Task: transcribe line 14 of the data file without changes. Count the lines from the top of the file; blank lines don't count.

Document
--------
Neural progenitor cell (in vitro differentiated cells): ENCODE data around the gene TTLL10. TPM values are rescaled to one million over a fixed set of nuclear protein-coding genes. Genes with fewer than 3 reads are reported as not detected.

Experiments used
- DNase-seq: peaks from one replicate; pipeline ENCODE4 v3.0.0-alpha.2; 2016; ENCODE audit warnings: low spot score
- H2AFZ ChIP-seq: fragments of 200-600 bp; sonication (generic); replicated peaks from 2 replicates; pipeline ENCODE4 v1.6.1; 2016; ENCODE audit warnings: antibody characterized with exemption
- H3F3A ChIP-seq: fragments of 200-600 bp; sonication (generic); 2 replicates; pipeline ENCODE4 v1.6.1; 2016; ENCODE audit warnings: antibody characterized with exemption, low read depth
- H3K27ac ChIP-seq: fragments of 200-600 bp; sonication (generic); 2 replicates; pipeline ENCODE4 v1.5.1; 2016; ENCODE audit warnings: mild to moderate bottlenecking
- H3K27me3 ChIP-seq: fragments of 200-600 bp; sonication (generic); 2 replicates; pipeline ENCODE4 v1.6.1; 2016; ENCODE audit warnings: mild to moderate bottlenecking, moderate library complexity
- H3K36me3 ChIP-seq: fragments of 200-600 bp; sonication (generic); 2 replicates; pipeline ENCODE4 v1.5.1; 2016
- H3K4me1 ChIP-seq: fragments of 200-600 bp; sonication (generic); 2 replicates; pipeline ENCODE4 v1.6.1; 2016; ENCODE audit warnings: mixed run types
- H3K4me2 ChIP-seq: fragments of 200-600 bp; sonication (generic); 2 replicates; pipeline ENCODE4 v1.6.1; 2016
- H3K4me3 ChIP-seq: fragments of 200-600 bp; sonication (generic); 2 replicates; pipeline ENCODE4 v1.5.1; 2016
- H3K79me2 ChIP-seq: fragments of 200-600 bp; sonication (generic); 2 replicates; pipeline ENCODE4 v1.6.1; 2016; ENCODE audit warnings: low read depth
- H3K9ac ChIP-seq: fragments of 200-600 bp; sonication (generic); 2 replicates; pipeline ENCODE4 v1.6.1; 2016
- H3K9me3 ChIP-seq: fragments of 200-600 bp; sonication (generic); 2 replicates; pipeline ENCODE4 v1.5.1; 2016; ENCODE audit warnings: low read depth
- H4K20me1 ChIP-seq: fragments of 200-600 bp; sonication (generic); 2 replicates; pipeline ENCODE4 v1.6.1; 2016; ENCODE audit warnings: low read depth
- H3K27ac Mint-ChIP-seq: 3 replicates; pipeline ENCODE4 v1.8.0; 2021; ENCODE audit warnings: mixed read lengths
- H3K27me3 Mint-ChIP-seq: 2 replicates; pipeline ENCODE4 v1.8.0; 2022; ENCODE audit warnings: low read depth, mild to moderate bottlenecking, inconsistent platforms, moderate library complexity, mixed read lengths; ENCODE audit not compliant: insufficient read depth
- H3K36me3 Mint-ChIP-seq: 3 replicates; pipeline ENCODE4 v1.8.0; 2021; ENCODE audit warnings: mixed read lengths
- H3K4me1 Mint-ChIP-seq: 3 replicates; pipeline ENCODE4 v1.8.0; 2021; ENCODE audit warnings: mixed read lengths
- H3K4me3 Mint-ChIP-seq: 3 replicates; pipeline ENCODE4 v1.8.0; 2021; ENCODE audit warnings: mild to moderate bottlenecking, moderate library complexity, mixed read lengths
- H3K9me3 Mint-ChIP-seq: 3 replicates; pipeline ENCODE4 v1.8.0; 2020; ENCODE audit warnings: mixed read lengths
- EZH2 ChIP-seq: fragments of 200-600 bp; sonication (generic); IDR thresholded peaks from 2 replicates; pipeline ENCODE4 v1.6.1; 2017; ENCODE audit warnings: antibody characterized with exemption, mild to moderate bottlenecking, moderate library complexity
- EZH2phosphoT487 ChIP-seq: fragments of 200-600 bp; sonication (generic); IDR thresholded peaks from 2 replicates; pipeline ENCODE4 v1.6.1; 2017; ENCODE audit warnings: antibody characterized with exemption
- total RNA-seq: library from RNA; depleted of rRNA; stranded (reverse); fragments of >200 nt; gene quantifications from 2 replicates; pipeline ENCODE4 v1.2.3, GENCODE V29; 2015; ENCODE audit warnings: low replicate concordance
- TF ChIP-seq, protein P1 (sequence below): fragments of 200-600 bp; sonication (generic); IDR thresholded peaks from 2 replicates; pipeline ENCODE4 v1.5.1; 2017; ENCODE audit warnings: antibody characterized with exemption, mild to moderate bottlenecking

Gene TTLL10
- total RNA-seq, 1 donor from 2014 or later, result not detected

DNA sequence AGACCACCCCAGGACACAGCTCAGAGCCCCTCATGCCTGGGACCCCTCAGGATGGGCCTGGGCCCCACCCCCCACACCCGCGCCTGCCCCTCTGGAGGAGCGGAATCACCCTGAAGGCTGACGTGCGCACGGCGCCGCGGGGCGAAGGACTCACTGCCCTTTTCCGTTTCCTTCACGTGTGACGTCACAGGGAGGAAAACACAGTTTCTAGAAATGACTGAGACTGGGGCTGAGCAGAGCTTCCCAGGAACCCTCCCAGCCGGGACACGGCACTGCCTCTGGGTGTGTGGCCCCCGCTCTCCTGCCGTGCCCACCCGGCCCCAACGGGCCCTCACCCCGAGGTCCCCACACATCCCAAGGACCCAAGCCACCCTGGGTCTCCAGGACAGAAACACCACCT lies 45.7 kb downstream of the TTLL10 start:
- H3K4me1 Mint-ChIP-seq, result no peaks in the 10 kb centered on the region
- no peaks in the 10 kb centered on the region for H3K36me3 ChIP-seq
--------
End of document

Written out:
- H3K9me3 ChIP-seq: fragments of 200-600 bp; sonication (generic); 2 replicates; pipeline ENCODE4 v1.5.1; 2016; ENCODE audit warnings: low read depth